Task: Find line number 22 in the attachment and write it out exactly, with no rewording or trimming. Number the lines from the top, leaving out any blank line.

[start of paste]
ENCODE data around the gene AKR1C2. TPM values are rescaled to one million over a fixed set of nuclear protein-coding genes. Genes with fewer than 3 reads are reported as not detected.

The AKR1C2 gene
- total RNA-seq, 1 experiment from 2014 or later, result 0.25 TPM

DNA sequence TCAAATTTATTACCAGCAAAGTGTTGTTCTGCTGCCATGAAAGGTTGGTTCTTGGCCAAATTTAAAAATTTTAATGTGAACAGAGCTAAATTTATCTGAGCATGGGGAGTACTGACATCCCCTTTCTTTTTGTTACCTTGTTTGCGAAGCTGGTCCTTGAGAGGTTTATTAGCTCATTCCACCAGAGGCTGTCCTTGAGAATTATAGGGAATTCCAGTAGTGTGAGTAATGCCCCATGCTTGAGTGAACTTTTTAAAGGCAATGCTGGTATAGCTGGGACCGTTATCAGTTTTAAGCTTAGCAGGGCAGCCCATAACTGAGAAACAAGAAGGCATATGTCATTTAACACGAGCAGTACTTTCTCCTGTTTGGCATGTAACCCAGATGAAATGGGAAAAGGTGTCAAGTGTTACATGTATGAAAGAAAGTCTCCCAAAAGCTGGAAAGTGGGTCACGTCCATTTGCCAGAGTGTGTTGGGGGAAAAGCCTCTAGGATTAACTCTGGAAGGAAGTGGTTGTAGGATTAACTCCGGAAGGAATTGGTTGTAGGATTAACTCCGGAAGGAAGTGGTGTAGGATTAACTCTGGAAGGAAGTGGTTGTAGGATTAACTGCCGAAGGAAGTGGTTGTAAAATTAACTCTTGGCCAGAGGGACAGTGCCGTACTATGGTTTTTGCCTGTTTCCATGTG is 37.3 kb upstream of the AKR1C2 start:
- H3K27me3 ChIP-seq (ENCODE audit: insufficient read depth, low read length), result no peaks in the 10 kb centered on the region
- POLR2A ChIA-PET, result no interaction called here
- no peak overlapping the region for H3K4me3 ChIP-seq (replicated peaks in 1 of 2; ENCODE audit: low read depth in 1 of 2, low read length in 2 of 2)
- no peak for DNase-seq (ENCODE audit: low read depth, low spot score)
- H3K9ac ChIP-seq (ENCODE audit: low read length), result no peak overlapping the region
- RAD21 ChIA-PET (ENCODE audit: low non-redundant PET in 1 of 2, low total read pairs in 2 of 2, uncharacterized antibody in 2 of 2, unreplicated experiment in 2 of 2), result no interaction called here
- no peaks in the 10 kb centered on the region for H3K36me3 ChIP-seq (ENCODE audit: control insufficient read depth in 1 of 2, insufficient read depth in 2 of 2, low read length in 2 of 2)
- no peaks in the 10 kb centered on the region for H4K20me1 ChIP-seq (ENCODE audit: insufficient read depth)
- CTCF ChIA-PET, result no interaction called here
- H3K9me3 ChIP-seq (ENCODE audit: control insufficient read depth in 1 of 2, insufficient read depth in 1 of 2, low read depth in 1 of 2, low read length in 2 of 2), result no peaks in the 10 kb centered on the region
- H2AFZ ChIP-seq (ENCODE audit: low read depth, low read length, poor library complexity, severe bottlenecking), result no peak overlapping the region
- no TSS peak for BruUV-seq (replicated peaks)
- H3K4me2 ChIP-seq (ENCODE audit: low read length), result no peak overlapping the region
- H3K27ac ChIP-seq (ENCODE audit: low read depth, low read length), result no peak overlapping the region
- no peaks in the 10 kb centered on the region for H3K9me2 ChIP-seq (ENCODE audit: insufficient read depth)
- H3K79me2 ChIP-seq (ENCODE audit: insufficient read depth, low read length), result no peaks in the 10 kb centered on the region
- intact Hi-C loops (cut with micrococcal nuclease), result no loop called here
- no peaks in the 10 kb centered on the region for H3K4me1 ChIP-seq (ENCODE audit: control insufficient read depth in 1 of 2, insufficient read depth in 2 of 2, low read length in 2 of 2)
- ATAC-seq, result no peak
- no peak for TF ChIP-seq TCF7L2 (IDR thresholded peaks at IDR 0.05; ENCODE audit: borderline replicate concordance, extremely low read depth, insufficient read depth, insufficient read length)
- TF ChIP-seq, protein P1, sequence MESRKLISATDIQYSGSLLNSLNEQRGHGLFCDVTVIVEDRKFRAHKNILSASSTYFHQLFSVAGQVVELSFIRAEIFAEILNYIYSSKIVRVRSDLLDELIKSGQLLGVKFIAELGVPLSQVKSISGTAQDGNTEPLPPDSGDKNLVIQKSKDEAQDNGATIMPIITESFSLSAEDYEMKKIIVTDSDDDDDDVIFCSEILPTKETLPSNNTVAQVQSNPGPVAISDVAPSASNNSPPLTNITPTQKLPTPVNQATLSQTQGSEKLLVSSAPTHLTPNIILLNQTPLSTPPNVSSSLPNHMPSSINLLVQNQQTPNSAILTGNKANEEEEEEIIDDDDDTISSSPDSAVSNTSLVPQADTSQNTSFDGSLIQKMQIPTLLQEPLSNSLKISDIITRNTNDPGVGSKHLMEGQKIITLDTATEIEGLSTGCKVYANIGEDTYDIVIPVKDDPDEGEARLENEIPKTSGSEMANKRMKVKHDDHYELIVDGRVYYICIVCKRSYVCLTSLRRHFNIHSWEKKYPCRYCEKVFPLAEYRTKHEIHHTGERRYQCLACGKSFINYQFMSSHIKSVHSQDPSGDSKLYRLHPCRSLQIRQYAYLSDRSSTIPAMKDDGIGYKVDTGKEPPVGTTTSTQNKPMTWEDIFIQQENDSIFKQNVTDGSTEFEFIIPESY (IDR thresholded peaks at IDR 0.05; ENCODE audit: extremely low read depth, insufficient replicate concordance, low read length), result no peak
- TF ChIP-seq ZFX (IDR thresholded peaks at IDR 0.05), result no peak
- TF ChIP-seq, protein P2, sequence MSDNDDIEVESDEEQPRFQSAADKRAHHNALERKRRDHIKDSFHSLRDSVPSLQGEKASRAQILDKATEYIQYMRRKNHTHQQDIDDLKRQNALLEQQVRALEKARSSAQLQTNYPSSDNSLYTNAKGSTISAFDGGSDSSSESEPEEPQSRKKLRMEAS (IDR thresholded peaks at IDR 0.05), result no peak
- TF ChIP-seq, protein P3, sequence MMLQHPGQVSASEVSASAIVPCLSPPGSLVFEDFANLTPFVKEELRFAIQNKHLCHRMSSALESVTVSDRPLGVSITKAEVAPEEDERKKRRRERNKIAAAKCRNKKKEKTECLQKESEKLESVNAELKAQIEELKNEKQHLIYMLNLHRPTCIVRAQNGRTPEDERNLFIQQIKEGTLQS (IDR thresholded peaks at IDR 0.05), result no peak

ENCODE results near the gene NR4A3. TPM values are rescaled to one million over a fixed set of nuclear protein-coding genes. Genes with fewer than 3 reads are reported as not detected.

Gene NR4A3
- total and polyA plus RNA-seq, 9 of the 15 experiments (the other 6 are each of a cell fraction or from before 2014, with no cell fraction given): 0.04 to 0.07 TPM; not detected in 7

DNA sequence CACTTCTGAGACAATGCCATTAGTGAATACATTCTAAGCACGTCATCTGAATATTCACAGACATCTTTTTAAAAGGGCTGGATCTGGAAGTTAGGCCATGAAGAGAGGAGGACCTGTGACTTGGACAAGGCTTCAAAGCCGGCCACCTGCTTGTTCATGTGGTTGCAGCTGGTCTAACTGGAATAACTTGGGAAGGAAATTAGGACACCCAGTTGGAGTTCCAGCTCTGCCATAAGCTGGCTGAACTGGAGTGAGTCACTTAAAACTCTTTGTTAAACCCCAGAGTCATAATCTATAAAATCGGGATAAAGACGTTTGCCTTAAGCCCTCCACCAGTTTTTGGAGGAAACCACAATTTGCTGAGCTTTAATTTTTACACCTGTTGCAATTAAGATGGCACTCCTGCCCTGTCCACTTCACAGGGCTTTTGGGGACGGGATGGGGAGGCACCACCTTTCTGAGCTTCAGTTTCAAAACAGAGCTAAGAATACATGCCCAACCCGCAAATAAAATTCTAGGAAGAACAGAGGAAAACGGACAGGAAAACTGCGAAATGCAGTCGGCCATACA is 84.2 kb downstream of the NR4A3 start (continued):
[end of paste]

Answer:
- no peaks in the 10 kb centered on the region for H3K4me1 ChIP-seq (ENCODE audit: control insufficient read depth in 1 of 2, insufficient read depth in 2 of 2, low read length in 2 of 2)